Monday, September 20, 2004

Iraq - What The F#*!?

So what exactly is the situation in Iraq? This USA Today OpEd gives us a primer:

With each passing day, the U.S. war in Iraq is looking bleaker and the Bush administration's rosy scenario less convincing.

Just how bad the insurgency in Iraq has become was underscored by a classified intelligence report prepared for President Bush in July and leaked this week. Its outlook for the country by the end of 2005 is tenuous stability at best, civil war at worst.

Certainly, the facts on the ground make the worst-case prediction seem plausible:

• Insurgents control three dozen cities and towns. While most are in the Sunni Triangle, where Saddam Hussein had enjoyed his broadest support, they're spreading and becoming the base for increasingly sophisticated and frequent attacks on U.S. and coalition forces. Those now average 50 a day.

• The number of insurgents, recently put at 5,000 by the Pentagon, now may be 20,000, according to various estimates.

• Deaths of U.S. troops have been climbing since the U.S. turned authority over to an interim Iraqi government on June 28.

In spite of these worrisome developments, the Bush administration continues to put an optimistic face on the situation. It cites progress in bringing democracy and prosperity to Iraq, and says it expects national elections to take place throughout the country in January with the help of 200,000 U.S.-trained Iraqi troops that will assume security operations in just a few months.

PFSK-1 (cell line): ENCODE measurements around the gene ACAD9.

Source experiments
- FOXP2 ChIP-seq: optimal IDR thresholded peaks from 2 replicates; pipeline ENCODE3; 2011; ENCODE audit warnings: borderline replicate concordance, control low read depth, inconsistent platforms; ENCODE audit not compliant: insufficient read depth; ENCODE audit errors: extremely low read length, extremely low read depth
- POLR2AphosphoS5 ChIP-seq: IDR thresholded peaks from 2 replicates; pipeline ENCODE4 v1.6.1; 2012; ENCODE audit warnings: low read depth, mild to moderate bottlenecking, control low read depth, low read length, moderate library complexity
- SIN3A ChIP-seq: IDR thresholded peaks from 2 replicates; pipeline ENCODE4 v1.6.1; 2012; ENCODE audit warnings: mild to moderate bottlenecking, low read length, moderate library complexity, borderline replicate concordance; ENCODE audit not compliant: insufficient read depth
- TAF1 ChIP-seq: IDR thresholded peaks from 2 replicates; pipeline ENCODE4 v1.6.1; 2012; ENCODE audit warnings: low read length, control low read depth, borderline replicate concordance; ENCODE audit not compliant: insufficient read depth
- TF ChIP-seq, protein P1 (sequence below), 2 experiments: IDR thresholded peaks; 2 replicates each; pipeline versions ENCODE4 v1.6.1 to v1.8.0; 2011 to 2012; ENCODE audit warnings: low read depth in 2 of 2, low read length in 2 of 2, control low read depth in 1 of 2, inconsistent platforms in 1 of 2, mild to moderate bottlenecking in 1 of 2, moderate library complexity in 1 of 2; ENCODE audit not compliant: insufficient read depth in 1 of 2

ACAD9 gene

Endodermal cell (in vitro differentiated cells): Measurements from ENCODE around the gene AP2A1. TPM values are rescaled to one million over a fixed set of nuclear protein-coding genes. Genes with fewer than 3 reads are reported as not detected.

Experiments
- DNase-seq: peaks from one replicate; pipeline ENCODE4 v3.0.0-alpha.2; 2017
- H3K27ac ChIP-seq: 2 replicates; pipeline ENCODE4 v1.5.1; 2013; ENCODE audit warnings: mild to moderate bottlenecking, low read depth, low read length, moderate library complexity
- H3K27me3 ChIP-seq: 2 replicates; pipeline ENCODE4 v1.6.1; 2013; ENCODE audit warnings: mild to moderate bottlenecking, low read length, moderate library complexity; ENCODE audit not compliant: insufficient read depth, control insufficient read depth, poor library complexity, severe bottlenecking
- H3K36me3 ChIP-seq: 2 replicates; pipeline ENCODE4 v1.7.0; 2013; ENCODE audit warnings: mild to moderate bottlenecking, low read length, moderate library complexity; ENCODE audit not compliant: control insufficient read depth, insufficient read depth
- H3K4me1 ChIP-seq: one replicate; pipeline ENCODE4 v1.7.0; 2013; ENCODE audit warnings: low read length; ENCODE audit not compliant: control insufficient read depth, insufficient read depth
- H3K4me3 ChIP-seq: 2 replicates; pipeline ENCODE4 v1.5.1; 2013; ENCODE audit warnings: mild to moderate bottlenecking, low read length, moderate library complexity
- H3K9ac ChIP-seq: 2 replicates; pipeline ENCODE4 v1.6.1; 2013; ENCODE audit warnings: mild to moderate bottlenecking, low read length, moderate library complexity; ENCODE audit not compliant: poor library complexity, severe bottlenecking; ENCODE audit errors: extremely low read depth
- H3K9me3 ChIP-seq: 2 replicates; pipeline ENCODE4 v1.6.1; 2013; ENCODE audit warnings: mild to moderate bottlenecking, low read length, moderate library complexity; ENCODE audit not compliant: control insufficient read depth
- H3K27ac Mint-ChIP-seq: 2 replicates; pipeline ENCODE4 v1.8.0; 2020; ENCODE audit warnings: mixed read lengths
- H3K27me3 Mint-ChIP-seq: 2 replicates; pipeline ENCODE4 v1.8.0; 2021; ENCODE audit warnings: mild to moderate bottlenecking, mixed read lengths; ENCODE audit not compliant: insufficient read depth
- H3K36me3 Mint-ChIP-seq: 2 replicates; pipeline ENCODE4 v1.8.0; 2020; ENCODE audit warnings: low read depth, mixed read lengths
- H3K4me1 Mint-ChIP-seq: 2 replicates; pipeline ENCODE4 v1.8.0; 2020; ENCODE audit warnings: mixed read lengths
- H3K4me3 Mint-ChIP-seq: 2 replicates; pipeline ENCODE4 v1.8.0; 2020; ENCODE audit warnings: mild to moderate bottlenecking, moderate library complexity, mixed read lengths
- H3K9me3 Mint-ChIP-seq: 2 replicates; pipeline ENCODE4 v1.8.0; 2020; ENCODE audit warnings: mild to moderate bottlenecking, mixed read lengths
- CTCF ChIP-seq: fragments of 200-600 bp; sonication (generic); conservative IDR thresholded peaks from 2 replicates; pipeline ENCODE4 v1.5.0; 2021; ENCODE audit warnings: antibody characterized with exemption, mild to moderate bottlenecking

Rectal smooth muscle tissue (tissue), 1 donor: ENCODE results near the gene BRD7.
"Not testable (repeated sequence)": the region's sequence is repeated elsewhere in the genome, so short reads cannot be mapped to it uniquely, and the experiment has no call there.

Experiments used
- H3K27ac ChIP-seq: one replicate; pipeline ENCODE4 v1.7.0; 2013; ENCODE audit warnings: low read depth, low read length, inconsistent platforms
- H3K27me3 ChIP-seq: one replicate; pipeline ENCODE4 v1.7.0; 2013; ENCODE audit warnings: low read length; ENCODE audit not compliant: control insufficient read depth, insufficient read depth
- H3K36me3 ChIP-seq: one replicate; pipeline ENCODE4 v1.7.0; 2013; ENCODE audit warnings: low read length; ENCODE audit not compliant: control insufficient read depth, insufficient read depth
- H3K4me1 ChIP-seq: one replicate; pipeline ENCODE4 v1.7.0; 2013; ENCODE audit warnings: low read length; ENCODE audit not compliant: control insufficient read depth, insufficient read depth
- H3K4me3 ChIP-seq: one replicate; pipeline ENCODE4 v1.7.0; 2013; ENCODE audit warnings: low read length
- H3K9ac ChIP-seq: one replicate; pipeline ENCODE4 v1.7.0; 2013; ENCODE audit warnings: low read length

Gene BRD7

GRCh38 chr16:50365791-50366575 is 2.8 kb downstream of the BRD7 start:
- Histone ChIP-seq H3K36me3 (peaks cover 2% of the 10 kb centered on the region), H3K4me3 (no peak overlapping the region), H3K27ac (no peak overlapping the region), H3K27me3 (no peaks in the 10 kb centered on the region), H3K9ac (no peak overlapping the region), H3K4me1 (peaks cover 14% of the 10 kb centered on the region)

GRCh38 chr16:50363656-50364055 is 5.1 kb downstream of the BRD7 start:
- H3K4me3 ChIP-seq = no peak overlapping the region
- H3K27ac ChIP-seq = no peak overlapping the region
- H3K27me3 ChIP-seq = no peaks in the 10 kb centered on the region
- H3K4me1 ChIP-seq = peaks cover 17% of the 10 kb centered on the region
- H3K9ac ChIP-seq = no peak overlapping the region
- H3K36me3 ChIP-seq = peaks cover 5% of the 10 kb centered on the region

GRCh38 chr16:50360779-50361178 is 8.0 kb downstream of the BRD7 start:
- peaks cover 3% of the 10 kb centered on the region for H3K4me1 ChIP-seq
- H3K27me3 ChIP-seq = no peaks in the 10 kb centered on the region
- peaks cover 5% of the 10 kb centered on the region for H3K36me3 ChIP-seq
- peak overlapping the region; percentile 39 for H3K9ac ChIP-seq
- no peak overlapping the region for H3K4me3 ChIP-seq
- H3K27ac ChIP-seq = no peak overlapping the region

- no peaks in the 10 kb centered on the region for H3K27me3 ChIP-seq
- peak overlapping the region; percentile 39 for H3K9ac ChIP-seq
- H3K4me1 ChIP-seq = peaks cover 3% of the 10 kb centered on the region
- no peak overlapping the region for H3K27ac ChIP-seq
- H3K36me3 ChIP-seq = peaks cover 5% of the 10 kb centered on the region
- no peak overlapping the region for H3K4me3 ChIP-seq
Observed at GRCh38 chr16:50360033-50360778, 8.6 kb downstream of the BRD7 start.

As Bill Maher so aptly put it on Real Time on Friday:

George Bush, every day talks about Iraq in a way that seems more and more fantastical. Today he said this country is headed toward democracy. He sounds to me now like Bagdhad Bob. Remember him, the guy who said there are no Americans here while the American troops were rolling in right behind him.

Even Republican Senators have gone on the attack against President Bush on his handling of Iraq.

"The fact is, a crisp, sharp analysis of our policies is required. We didn't do that in Vietnam, and we saw 11 years of casualties mount to the point where we finally lost," said Sen. Chuck Hagel,a Vietnam War veteran who is co-chairman of Bush's re-election committee in Nebraska. He spoke on CBS' "Face the Nation."

The chairman of the Senate Foreign Relations Committee, Sen. Richard Lugar noted that Congress appropriated $18.4 billion a year ago this week for reconstruction. No more than $1 billion has been spent.

"This is the incompetence in the administration," Lugar, R-Ind., said on ABC's "This Week." Lugar added that the United States needs to train more Iraqi police officers and better coordinate military bombings with Iraqi forces "so that we do not alienate further the Iraqi people by intrusions that are very difficult and are costly in terms of lives."

Sen. John McCain another Vietnam War veteran, was asked on "Fox News Sunday" about Bush's often rosy pronouncements about progress in Iraq.

McCain, R-Ariz., said Bush was not being "as straight as we would want him to be" about the situation.


Post a Comment

<< Home